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Patriots: What is Malcolm Butler’s ceiling?

In Butler’s second stint with the Pats, what can we expect? PIC: Kathy Willens/AP

Yes, you all remember “the pick.”

It was February 1, 2015. The Pats were up 28-24 in Super Bowl XLIX. They had reclaimed the lead over the Seahawks after they took a 24-14 lead into the fourth quarter. But Tom Brady turned on “clutch mode,” throwing touchdown passes to Danny Amendola and Julian Edelman to give the Pats a 4-point advantage.

But the Seahawks, with 2:02 left on the clock, had time to work. A 31-yard pass to Marshawn Lynch opened the drive, then an 11-yard pass to Ricardo Lockette. Then, it was a series of unfortunate events for rookie reserve cornerback Malcolm Butler. (Yes, this is the one people forget about.)

With the ball at the five yard line and 1:05 left to go, it was all-but-over, and if the Seahawks managed the clock correctly, they’d be going home with the Lombardi Trophy. But after Marshawn Lynch was stopped a yard short of the end zone, Pete Carroll decided to switch it up and call a pass play, hoping to catch the Pats off-guard.

You know the rest.

Malcolm Butler went from “no-name” reserve to overnight celebrity after the interception. He went on to have a solid three-year career with the Pats, becoming a primary coverage option throughout his time. In 2017, Butler was having another excellent season, but his reputation was marred by a benching in the Super Bowl. Butler received no playing time at CB - his only snap was a special teams rep with the punt team. The rumors poured in - he was sick, he was out partying with DJ Khaled, he was fed up with contract negotiations - but regardless, he was out after the Super Bowl, inking a big deal with the Titans.

Now, after three seasons with Tennessee and one with the Arizona Cardinals, Malcolm Butler is back on a two-year, $5 million “prove it” contract with the Pats. The question becomes…how high is his ceiling?

Butler spoke with the media at OTA’s this week, and I was personally left rather optimistic. “Feeling good & feeling fresh,” he said when asked how he felt. “Rejuvinated. Took some time off to handle some things and I’m back here now. I’m back in football shape, but I’ve got more work to do.”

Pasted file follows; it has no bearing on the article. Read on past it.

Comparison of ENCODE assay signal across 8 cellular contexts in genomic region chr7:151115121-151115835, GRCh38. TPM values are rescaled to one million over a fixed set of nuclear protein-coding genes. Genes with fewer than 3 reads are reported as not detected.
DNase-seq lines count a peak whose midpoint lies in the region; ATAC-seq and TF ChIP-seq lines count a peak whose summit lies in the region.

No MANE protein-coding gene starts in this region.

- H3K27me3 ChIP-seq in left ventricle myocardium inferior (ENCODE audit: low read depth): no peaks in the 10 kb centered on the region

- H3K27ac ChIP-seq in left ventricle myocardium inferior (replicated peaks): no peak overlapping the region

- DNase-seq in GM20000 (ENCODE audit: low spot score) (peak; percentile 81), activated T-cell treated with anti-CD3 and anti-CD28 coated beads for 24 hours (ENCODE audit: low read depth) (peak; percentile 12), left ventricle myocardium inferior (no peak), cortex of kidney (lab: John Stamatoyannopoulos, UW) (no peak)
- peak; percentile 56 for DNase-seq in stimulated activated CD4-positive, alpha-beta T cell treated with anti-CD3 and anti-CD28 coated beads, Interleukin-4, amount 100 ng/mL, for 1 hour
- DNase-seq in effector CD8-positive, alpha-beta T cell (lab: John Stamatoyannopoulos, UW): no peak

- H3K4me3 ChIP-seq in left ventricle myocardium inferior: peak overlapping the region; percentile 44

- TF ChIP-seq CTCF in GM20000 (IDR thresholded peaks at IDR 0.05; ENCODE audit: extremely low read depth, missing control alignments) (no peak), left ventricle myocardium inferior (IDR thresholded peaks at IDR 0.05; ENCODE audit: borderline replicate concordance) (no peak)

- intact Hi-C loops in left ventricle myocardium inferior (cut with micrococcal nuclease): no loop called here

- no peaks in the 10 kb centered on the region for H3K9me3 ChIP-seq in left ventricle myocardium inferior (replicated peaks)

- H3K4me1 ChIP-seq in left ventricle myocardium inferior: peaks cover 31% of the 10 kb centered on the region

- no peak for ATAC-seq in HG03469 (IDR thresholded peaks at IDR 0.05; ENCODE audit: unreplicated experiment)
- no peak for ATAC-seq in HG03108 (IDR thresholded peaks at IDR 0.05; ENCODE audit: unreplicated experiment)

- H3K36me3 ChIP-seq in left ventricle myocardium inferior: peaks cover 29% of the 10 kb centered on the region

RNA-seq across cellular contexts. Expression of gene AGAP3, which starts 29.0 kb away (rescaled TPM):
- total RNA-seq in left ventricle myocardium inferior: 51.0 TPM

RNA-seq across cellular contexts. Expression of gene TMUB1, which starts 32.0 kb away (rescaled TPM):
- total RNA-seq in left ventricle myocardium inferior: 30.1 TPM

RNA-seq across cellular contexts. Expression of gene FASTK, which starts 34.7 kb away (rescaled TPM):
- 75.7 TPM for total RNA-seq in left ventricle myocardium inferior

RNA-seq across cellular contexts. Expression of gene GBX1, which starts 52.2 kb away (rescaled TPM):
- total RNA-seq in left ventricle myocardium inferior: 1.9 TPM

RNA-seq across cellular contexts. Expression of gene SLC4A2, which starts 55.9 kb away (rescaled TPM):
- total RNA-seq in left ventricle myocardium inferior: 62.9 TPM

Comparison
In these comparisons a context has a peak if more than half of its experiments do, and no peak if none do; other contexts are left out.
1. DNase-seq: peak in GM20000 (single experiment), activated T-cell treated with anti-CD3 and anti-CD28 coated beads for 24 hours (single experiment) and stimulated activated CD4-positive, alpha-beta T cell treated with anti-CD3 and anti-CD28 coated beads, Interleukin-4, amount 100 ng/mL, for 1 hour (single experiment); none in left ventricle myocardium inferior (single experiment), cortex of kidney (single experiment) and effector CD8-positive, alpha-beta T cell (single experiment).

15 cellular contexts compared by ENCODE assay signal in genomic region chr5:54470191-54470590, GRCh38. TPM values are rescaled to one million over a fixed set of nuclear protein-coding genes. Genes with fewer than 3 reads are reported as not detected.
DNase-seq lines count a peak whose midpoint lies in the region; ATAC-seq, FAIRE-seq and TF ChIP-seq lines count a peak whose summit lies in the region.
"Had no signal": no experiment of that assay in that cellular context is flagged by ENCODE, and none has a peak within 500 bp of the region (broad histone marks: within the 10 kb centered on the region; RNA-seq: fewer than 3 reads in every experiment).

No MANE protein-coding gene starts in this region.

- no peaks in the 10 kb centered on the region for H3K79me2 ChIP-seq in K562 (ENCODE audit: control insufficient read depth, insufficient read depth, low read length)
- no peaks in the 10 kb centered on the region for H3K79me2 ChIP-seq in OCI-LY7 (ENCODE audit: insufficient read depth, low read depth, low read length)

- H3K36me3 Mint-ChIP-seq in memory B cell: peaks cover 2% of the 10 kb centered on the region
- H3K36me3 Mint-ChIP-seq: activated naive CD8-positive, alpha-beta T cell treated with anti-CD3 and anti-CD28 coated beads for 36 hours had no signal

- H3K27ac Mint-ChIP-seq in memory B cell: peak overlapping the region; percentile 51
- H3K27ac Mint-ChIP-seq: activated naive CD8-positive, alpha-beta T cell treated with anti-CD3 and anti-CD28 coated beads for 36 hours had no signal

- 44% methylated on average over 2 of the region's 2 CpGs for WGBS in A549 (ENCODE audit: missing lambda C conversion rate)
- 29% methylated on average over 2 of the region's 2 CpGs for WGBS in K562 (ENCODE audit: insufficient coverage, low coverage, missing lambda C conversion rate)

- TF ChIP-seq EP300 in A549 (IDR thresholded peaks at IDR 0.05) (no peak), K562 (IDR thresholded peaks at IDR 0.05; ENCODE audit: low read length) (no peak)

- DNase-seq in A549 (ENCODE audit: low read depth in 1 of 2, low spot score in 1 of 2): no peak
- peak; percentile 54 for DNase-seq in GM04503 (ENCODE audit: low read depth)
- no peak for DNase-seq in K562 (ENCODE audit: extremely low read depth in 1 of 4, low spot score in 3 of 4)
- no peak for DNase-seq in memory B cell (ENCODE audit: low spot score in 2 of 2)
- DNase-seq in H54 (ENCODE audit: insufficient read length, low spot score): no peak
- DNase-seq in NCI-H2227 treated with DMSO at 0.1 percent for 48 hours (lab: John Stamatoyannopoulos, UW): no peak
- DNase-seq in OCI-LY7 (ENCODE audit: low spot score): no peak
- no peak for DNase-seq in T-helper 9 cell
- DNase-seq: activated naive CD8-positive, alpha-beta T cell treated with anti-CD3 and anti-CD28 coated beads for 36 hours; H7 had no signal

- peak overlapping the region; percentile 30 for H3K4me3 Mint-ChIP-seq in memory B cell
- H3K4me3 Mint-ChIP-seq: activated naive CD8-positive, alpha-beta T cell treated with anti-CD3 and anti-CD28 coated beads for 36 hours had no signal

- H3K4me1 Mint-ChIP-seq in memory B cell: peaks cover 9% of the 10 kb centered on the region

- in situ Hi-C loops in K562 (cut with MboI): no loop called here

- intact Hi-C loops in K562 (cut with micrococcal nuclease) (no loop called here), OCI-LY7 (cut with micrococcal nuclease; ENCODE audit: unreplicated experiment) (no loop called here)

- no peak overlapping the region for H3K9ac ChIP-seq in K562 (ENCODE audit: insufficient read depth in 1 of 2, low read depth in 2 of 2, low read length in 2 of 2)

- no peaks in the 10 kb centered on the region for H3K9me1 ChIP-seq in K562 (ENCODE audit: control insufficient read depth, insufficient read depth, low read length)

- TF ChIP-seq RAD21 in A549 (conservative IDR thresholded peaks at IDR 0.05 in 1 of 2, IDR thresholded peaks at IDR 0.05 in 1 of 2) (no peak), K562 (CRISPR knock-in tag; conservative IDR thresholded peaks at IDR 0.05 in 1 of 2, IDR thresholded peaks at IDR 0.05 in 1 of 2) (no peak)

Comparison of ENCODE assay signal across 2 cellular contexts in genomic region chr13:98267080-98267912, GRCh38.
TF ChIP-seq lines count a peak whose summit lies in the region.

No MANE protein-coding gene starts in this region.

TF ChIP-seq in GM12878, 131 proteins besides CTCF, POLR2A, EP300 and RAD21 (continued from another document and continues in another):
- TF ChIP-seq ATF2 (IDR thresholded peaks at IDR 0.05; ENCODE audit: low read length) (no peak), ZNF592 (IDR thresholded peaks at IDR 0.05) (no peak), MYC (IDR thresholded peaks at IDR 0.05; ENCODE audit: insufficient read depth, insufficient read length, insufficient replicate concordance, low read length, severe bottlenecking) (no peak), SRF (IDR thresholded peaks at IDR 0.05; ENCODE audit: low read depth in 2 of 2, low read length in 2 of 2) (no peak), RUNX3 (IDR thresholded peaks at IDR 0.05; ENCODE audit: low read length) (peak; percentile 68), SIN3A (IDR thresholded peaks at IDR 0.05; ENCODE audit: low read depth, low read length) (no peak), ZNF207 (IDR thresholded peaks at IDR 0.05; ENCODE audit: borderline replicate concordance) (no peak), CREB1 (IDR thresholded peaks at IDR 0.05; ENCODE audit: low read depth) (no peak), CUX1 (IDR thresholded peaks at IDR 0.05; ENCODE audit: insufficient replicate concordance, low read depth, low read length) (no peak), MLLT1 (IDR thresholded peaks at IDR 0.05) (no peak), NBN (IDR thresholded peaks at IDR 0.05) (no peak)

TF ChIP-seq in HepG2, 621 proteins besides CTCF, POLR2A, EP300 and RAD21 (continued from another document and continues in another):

“I have a lot to prove, especially to myself,” he continued. “If I do it myself, I’ll prove it to my teammates at the same time. So that’s why I’m working hard every day and trying to stay focused.”

Bill Belichick sang his praises, too. “Malcolm works hard, like he always has. Very competitive. Out there scrapping for balls.”

OurLads has identified Butler as the first-string left-side cornerback, beating out Terrance Mitchell - who started 13 games with the Texans last year - and fourth-year Joejuan Williams, who got his first start last year. It seems pretty apparent that if Butler is in football shape, as he says he is, he’ll be an immediate contributor. Time will tell if he can replace JC Jackson - as Jackson replaced him in 2018 - but as long as he can make some immediate contributions, I’m bullish on Butler to return to the production we know he’s capable of.

Butler’s relationship with Matt Patricia comes to mind as a potential hindrance from realizing his full potential. Seth Wickersham, who recently wrote “It’s Better To Be Feared,” debunked the many conspiracy theories about Butler’s cryptic benching in Super Bowl LII. According to the author, Butler and Patricia had a fiery encounter in practice, and Butler was “demoted” to a lower rank in the defensive depth charts. Butler, who was accused of showing poor effort, was vocal about his disappointment in this decision. Patricia now ranks as a “senior football advisor,” but in true Patriots spirit, we have no idea what his actual day-to-day is. Let’s hope it’ll either A) be far enough away from Butler that he won’t be able to determine his playing time, or B) that they’ve put this quarrel behind them…preferably the latter.


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